In addition to plastics and noise pollution, pharmaceuticals are also a concern. When we consume pharmaceutical drugs and then excrete them, they go down the sewage system, through the Thames before eventually finding their way into the North Sea. From his research in the Thames, Professor Alistair Boxall (University of York) found that Metformin tablets are a big culprit. 220 Metformin tablets find their way into the Thames every hour. This equates to over 5000 tablets every day. We don’t tend to think about pharmaceuticals as being a pollutant that can be damaging to marine life, but it can.

The advice here is to return any unused medicine to your pharmacy; they can ensure that the medicine is disposed of safely.

Global warming and climate change

Energy on Earth comes from the sun. The energy moves across Earth, through the ocean and the atmosphere before getting radiated back into space. Greenhouse gases, like carbon dioxide, slow the flow out of energy. More energy comes in than leaves. This is global warming. Since 1970, 93% of the extra energy has ended up in our ocean.

A large hurricane can spend as much energy as 10,000 nuclear bombs. A hotter Earth is likely to increase their power. Moreover, scientists predict that by the year 2050, once in a century floods could occur as often as once a year. Thirdly, 3 degrees warming by 2100 could mean that cities like Miami, Shanghai and Osaka could be engulfed by the sea.

Since the last ice age a few thousand years ago, sea levels had risen by over 30 metres. Today, sea levels are rising at a faster level than any point since the last ice age. As the documentary saddeningly explicitly points us, this time we have caused it.

The fight with, not against, nature at Wallasea Island

Wallasea, England. Image source: Wikimedia (public domain license).

Wallasea Island, 50 miles from London, is at the mouth at the Thames. It is home of the UK’s largest coastal wetland creation project, and is led by Jeff Kew. According to Kew, it is also the largest coastal restoration site in Europe.

A sea wall was built on the site circa 1500. A sea wall – an earth bank with some concrete slabs – was made on the assumption that there would always be salt marsh in front. However, the salt marsh has been eroded away, which has opened it up to being hit by the water which in turn has meant that the wall has eroded. With sea levels rising, this will continue to happen repeatedly.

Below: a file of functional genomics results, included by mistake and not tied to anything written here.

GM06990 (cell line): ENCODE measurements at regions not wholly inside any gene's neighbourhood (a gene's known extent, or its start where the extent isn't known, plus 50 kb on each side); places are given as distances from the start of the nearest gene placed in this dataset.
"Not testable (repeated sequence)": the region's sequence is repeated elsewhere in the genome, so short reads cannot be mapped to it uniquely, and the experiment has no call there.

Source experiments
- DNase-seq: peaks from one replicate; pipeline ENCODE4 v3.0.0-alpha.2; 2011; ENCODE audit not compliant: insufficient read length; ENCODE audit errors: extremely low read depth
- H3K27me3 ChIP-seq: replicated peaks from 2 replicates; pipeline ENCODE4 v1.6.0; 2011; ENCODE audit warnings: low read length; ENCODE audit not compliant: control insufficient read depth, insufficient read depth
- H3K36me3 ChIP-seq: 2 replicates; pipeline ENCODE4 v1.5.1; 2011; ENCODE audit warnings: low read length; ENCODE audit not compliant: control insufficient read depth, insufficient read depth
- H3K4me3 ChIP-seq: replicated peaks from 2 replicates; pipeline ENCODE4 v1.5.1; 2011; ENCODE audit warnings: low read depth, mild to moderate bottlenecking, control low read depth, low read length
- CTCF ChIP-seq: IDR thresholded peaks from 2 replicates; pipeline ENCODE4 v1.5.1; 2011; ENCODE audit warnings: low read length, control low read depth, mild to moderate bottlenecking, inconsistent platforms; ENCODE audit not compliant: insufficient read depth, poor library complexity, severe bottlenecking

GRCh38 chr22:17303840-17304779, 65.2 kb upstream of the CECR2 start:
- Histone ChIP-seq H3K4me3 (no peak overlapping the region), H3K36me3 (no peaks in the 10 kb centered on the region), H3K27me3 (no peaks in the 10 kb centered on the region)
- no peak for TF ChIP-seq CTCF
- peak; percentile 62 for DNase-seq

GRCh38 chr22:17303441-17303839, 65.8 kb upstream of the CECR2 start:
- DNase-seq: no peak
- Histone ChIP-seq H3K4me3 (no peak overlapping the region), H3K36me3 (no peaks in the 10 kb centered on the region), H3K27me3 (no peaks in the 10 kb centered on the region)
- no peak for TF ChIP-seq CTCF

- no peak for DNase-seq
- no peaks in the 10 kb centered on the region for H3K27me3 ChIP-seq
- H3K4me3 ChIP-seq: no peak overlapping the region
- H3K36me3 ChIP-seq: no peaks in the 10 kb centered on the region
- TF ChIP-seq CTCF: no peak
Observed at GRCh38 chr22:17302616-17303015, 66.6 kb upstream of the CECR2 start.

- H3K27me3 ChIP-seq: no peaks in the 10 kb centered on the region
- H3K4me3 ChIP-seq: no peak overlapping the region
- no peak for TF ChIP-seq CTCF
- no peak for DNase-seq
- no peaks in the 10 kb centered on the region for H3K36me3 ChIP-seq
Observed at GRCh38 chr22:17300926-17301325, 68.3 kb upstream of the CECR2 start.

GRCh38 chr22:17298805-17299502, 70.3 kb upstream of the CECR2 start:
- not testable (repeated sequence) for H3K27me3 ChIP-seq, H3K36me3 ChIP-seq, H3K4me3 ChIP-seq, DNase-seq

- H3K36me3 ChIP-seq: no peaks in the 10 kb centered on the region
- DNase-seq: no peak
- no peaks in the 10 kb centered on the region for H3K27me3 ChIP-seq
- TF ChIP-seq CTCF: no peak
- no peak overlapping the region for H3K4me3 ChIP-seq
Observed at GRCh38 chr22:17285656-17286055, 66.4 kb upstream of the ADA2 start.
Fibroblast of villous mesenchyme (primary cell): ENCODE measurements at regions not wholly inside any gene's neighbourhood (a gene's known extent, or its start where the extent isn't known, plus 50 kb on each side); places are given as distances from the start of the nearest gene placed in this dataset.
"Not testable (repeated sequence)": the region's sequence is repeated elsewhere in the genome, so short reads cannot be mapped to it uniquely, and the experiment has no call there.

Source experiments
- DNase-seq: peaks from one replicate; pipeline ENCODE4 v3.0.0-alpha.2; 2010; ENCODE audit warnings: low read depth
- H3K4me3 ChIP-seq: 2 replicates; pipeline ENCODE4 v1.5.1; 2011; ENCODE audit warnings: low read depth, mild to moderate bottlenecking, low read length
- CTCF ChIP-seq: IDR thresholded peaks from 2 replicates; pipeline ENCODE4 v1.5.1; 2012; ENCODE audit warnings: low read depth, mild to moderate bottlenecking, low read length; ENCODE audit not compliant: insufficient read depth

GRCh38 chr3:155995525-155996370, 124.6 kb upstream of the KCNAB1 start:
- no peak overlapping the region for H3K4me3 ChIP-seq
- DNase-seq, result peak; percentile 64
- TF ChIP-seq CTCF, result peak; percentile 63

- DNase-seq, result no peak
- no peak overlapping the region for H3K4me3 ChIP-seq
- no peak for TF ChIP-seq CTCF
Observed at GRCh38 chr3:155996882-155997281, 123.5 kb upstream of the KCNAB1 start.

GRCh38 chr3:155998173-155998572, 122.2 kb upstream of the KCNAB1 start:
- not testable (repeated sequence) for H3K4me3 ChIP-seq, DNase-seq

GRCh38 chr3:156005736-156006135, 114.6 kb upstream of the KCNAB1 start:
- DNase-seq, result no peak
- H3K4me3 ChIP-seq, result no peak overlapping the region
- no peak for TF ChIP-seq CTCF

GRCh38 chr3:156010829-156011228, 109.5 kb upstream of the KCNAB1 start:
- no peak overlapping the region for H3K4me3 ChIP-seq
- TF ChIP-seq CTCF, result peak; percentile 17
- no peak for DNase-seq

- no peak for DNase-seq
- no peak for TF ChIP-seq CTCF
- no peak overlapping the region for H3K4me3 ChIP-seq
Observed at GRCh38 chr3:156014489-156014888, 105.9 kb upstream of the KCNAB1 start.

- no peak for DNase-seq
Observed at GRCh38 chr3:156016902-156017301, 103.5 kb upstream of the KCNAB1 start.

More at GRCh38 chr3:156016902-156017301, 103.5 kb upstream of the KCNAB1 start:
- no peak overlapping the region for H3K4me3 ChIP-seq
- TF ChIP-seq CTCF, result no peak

When the sea comes in filled with silt, the silt falls, gets trapped by the plant vegetation that has grown and the ground rises. In other words, the ground rises as sea levels rise. An added benefit is that the salt marshes can trap atmospheric carbon, more than 50 times a forest of the same size would.

Avocet birds have flocked to the area, with around 150 avocet birds now living at Wallasea all year. This is more than any other Avocet site in the UK.

What this goes to show is that nature-based approaches to tackling rising sea levels can be employed in order to protect coastal communities not just in the UK but worldwide.

Ocean: a carbon sink that comes at a price

The ocean consumes between around 25-35% of all of the extra carbon dioxide we have emitted that is going up into the atmosphere. Even though the ocean is natural carbon sink, we’re emitting a quite a lot of carbon dioxide.

Coral reefs. Photo by Francesco Ungaro on Unsplash

The cost of the ocean taking in the excess CO2 is ocean acidification – our oceans, which are naturally alkaline, are becoming more acidic. This is damaging the sealife, such as coral reefs. Coral reefs are very important: while they consume less than 1% of the ocean floor, they support over 25% of ocean life. The hard parts of the corals, as well as the shells of shell fish, are made from calcium carbonate. Calcium carbonate is particularly sensitive to acidic conditions. As our ocean is becoming less alkaline (by around 0.1 pH, which may seem insignificant, but it is far from it), the acid dissolves the calcium carbonate. Scientists think that all coral reefs could be lost by 2100.

Unfortunately, it’s too late to stop ocean acidification. If we’re not careful, the same could be said about climate change.

Methane, another greenhouse gas

Methane contributes about 1/5 to global warming. It’s 30 times more powerful than CO2 and can hold more heat from the sun than CO2.

In the 1980s, scientists discovered a type of methane ice, called methane hydrate, that forms naturally at the bottom of the ocean. Scientists have estimated that over 1000 trillion cubic metres of methane ice is frozen in ocean sediments. For context, this is more than all of the world’s carbon and gas reserves combined. Needless to say, the warming effect could be terrible if the sea floor metahne escapes to the atmosphere. What we have here is a positive feedback loop: the warmer it gets, the more methane will come from the ocean and, therefore, the warmer it will get in turn.

Methane release is one of the reasons why the UN wants to limit future warming to 1.5°C.

Some solace in wind farms

Wind farms in the UK have helped us reduce our carbon footprint by nearly 40% since 1990! Wind produces about a 1/5 of Britain’s electricity. The aim is to have wind produce a 1/3, which would require an extra 5000 new turbines.

Offshore wind farms have become popular, especially in the public eye as people like wind turbines unless they can see it (not true in my case). One of the issues with offshore wind farms is that there can be a significant amount of noise when building the foundations for the turbines into the sea bed. However, this does not have to be the case. Shielding could be used to limit the noise caused and the developers could strategically choose where to place them such that they minimise disruption to local marine life. There’s also a silver lining: the bottom of the turbines can be a home for animals, forming a sort of artificial reef.

Further reading

If you’re interested, I recently wrote an article on the damage we’re doing to our oceans. Dr Helen Czerski, an oceanographer and excellent science communicator, was the speaker of a Cheltenham Science Festival 2020 at home talk that was the foundation of the article (Dr Czerski was also in this BBC 4 documentary). Dr Czerski has also written an article about the documentary.